Finance Minister Clyde Caruana has confirmed The Shift’s revelations about the latest manoeuvres at Air Malta and has admitted that some 600 staff employed by the national airline will be dumped onto the taxpayer’s payroll at an additional cost of some €15 million a year.
Following a series of questions from PN transport spokesman Ryan Callus, Caruana told parliament that a total of 577 employees have applied for the generous Voluntary Employment Transfer Scheme (VETS), announced by the government in January, as part of the latest restructuring exercise at the bankrupt national airline.
Caruana also confirmed The Shift’s reports that although in 2017 the government announced that all Air Malta’s ground handling employees were to be transferred to a new government company – Air Malta Aviation Services – this has not happened, though the reason the plan wasn’t carried out has never been explained.
Instead, though the new company never operated, it still recruited an additional 23 employees from outside Air Malta. It is as yet unclear whether these additional employees were also put on the government payroll through the VETS scheme offered to Air Malta employees. Most of them were given their jobs through the intervention of Labour politicians, particularly through the ministry of disgraced former Minister Konrad Mizzi.
Replying to other questions by Callus, Minister Caruana admitted that so far, only 88 employees of those who applied for the VETS scheme were effectively moved to other government departments and authorities, including Labour propogandist Karl Stagno Navarra who was taken on by Air Malta on a three-year definite contract. The latter was rarely seen at his place of work.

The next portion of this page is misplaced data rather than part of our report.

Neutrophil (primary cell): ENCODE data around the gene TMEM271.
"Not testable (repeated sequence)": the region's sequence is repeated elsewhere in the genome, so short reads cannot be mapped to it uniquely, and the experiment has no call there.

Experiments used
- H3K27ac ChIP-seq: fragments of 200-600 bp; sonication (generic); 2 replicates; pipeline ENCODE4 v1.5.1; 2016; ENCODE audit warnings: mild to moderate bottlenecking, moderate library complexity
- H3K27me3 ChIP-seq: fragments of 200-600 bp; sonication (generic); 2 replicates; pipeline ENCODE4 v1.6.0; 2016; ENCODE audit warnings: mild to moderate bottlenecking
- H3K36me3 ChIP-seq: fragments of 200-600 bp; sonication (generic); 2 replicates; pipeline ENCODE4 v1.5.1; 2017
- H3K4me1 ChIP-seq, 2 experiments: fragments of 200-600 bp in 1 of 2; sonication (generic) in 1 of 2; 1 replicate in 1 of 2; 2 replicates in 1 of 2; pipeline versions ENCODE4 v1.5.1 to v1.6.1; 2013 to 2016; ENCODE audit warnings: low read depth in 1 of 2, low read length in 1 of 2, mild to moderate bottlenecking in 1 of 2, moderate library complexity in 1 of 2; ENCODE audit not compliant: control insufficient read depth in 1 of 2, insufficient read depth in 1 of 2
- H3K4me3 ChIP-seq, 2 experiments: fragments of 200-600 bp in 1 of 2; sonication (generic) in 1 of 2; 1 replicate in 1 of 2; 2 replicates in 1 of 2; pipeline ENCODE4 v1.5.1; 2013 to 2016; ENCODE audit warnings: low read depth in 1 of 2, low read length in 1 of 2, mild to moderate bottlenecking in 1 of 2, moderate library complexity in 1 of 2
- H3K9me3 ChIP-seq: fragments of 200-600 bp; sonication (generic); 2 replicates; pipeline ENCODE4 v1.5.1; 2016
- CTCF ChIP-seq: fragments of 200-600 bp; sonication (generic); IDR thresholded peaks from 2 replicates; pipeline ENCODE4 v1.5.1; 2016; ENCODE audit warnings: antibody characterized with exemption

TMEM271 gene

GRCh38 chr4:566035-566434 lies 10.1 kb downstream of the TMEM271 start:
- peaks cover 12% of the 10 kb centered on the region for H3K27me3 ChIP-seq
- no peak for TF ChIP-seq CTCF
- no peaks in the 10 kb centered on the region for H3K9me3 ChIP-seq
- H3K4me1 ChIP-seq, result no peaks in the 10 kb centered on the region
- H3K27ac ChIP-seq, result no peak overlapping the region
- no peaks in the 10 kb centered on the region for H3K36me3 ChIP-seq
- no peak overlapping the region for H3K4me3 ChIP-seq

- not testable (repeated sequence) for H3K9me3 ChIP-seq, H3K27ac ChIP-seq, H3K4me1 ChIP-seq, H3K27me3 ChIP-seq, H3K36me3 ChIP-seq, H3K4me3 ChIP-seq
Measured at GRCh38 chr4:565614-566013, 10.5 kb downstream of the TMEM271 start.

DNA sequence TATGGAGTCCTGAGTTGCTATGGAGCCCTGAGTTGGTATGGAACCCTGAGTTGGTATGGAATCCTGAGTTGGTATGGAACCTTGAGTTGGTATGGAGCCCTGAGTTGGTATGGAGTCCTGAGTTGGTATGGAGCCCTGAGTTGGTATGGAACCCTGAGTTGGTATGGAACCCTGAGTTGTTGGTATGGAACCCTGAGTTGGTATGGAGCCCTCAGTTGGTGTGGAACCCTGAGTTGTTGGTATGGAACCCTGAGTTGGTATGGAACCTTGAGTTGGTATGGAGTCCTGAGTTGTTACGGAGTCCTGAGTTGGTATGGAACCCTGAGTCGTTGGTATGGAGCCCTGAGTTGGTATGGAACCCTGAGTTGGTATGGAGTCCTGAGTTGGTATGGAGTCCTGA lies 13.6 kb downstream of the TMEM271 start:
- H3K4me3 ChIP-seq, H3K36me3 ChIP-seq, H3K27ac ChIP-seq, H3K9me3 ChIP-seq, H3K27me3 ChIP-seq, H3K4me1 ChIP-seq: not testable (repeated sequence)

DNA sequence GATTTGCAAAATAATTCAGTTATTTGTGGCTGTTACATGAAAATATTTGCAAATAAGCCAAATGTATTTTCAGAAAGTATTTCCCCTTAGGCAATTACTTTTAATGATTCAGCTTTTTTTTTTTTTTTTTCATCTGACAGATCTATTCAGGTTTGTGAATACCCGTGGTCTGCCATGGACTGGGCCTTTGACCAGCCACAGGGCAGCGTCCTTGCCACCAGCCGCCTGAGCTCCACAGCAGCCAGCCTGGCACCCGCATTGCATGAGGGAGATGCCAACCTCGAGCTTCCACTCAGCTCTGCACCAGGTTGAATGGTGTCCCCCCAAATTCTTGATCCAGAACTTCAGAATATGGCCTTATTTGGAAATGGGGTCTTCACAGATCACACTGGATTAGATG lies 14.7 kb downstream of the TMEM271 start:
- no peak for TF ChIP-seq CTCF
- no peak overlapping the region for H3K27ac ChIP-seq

The minister refused to give details about where these employees have been placed, nor about the salary structure they have been given.
The Shift has been told that while these employees were given jobs at levels that match other government grades, they are receiving much higher salaries than their colleagues, because their basic pay was pegged to what they earned at Air Malta, including all their overtime and allowances. This has led to a raft of new discrimination claims among senior government employees.
Caruana also confirmed that Air Malta will be using “another company” for its ground handling requirements but refused to confirm whether the beleaguered airline will be forming a new company.
The Shift has previously reported that Air Malta is setting up a new ground handling company with Italian partners to take over the work of its own ground handling operations. None of the current Air Malta employees will work for the new company and instead the new venture will be importing foreign labour.
Air Malta is still awaiting state aid approval by the European Commission and is registering millions of euros in losses every month. If the company doesn’t get the EU Commission’s permission to receive state aid, it will have to fold.